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Thursday, July 08, 2004

No Coke. Pepsi 

Per usual, this stems from a lunchtime conversation, this one starting from a comparison of Pepsi Edge & C2, the two new "low carb" sodas on the market.

What sweeteners are in which:

Pepsi Edge: high fructose corn syrup &/or sugar, sucralose [Splenda]
C2: high fructose corn syrup &/or sugar, aspartame [Nutrasweet/Equal], acesulfame [Sunette/Sweet One], sucralose [Splenda]

The deal with sucralose:
Sucralose is derived from sugar through a multi-step patented manufacturing process that selectively substitutes three atoms of chlorine for three hydroxyl groups on the sugar molecule. This change produces a sweetener that has no calories, yet is 600 times sweeter than sucrose.

So C2 is cutting the sweetness of the sucralose by including the aspartame & acesulfame, which makes sense since you figure they're trying to taste more like Coke compared to Pepsi which is so much sweeter.


What's up with the Phenylketonurics: Contains Phenylalanine warning on Diet Pepsi? The scoop from PepsiCo is that it's an amino acid found in aspartame that some people are allergic too, thus the warning label. 1 out of 15,000 people are born unable to metabolize this amino acid and thus will become ill if they eat it; the other 14,999 won't notice a thing.


As for that "high fructose corn syrup &/or sugar" entry, well it appears that regular Coke in the US just uses the high fructose corn syrup. The sugar-based variety can be found in Canada, Mexico, Europe, and, during Passover, in some select areas of the US.


Interesting fact: New Coke, now called "Coke II" can still be bought in the Midwest (at least as of 1998, when this article was published.)


Sadly (for the sake of my long-held conspiracy theories), it looks like the idea that New Coke was introduced just to deflect attention from the sugar->corn syrup changeover doesn't have much to substantiate it. Most website just refer to it as a theory or rumor; a little more detail can be found at Snopes.com:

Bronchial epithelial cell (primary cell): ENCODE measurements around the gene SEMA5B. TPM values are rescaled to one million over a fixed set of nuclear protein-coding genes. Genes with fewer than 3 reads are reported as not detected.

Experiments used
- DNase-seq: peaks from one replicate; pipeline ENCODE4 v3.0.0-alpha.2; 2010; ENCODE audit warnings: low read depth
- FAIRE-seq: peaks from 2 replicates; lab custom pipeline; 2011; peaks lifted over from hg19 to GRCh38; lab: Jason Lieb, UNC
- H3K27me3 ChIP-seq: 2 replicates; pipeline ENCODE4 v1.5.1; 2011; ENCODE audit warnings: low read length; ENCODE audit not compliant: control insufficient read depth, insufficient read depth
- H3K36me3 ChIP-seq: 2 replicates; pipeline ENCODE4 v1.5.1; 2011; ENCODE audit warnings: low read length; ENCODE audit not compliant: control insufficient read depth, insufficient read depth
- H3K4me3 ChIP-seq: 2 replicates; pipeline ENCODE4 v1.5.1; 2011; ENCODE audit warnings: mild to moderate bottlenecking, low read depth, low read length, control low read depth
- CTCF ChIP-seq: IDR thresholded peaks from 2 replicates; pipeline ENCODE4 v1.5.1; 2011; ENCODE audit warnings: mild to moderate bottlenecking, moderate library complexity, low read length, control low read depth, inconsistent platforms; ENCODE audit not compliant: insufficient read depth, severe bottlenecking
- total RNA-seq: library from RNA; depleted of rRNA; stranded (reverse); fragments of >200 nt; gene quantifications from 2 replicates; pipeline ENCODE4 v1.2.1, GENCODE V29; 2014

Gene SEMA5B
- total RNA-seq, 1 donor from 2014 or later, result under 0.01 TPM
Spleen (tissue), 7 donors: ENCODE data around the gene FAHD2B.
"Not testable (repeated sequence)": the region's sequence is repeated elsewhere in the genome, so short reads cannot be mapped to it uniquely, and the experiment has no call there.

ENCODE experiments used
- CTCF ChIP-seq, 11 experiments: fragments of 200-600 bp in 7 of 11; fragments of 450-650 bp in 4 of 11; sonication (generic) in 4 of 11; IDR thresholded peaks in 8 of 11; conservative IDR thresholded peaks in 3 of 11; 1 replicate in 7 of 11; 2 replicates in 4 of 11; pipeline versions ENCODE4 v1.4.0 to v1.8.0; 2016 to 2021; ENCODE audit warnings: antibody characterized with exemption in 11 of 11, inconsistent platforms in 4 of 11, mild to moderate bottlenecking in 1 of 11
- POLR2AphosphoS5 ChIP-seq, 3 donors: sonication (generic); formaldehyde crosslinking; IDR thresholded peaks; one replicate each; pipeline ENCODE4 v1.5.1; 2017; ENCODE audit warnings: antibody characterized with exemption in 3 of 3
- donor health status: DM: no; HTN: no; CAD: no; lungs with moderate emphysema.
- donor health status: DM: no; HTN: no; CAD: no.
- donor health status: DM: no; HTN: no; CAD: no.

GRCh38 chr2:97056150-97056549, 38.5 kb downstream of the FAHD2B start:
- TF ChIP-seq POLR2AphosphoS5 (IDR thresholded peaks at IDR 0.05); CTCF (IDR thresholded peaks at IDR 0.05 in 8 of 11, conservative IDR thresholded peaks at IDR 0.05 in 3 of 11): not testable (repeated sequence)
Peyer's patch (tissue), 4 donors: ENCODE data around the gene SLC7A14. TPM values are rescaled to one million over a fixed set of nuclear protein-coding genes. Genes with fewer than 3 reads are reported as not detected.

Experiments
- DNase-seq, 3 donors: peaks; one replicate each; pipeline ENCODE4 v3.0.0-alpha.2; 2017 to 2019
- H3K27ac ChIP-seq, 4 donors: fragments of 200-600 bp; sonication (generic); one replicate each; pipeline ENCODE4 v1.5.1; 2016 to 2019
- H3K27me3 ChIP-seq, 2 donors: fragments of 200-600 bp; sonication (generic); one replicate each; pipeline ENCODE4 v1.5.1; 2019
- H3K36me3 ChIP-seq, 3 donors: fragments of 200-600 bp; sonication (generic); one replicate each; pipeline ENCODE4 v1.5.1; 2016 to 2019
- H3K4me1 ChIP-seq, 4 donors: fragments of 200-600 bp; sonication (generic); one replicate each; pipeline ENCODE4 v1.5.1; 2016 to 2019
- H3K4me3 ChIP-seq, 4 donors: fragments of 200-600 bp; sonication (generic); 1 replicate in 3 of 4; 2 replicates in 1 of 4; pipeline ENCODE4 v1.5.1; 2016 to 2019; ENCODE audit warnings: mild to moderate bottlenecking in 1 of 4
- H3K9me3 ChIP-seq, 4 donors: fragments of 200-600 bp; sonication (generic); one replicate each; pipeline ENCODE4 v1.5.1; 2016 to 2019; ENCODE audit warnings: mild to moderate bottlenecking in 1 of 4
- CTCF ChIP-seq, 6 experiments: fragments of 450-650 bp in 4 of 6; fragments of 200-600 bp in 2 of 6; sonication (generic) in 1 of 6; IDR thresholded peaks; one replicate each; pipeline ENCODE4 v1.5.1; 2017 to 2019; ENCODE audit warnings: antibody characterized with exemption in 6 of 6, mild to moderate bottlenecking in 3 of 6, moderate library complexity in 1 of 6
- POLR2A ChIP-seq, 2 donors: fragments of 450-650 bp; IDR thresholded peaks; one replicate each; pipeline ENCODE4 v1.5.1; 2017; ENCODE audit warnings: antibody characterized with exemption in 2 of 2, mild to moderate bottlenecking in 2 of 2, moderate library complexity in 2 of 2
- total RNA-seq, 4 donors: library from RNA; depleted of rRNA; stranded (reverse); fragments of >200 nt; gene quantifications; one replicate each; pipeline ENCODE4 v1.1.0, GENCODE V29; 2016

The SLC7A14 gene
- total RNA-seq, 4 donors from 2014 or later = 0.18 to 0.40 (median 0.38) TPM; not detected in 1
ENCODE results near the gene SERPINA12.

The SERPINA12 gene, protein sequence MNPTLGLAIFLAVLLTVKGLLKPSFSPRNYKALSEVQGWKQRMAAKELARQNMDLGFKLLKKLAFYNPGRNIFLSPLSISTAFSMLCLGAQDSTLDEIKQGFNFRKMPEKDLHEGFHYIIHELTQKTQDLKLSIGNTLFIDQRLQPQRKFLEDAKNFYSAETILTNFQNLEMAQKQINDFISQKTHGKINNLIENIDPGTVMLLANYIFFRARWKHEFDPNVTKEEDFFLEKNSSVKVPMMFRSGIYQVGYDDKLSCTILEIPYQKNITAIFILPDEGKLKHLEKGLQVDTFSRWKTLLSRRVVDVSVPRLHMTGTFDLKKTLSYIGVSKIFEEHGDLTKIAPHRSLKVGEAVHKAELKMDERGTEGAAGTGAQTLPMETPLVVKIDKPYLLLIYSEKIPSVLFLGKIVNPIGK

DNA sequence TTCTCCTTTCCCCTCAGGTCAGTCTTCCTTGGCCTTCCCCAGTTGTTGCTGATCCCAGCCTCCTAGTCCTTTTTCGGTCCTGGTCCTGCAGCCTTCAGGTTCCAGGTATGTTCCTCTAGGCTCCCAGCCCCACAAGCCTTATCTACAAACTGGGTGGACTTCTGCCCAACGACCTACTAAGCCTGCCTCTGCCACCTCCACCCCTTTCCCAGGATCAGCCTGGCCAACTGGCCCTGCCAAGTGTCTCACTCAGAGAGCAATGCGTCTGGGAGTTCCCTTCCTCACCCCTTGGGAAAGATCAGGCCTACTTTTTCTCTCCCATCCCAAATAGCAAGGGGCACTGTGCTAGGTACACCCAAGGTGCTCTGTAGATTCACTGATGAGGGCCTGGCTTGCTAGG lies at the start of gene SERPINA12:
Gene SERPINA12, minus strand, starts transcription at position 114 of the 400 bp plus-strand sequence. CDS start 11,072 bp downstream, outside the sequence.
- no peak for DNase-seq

An interesting little claim sprang up in the wake of the introduction of Classic Coke, one having to do with its sweetener. People swore they detected a change in the flavor between Classic Coke and the original. This gave rise to the rumor that the product had been reformulated, dropping cane sugar in favor of high fructose corn syrup. Depending upon whom you listened to, either the demand for the return of original Coca-Cola afforded the company the opportunity to switch from cane sugar to corn syrup or the whole fiasco of taking original Coca-Cola off the shelves and reintroducing it three months later as Classic Coke was all a brilliant scheme to mask the change in sweetener. According to whispered wisdom, the company had hoped to slip the modification past consumers by having it take place during the original beverage's absence from the shelves. People would be so darned glad to have Classic Coke back that they wouldn't notice it didn't taste the same as original Coca-Cola. (Another twist to this rumor had it that New Coke had deliberately been formulated to taste awful in order to facilitate the switch — this supposedly gave Coca-Cola an excuse for pulling the original formula and then putting it back on the market after a brief absence, making it look all along as if they were simply responding to consumer demands.)

The change in sweetener wasn't anything that diabolical. Corn syrup was cheaper than cane sugar; that's what it came down to. In 1980, five years before the introduction of New Coke, half the cane sugar in Coca-Cola had been replaced with high fructose corn syrup. By six months prior to New Coke's knocking the original Coca-Cola off the shelves, there was no cane sugar in American Coca-Cola. Whether they knew it or not, what consumers were drinking then was 100% sweetened by high fructose corn syrup.

Tho things looked shaky back in the time of New Coke, Coca-Cola is currently winning the cola war all over the world with two exceptions: Scotland, where the locally produced Irn Bru reigns supreme, and Quebec, which has to be different and prefer Pepsi. Perhaps someday the pro-Palestinian competitor will pick up a few wins; if it were availabe in my barrio, i know i wouldn't be able to resist the slogan No more drinking stupid, drink with commitment!



1 Comments:

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By Anonymous como, at 30 October, 2005 04:41  

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